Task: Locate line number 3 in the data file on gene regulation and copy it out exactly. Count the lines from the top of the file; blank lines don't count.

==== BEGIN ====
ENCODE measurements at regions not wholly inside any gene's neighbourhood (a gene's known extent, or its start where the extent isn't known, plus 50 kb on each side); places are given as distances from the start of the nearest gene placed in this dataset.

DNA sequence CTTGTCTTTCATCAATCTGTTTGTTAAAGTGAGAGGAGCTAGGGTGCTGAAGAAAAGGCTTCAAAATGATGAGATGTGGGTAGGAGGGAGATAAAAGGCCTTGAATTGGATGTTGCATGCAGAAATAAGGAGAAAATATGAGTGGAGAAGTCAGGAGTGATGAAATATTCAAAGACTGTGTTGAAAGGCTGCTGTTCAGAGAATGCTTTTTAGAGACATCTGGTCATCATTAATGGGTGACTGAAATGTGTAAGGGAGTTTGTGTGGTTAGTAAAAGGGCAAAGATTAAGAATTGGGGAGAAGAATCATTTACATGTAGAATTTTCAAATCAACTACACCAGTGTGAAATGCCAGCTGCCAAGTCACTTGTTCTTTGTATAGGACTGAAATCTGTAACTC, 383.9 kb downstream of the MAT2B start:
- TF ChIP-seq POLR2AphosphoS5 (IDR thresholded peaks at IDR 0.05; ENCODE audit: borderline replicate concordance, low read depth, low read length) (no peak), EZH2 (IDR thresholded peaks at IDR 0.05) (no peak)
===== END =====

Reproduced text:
- TF ChIP-seq POLR2AphosphoS5 (IDR thresholded peaks at IDR 0.05; ENCODE audit: borderline replicate concordance, low read depth, low read length) (no peak), EZH2 (IDR thresholded peaks at IDR 0.05) (no peak)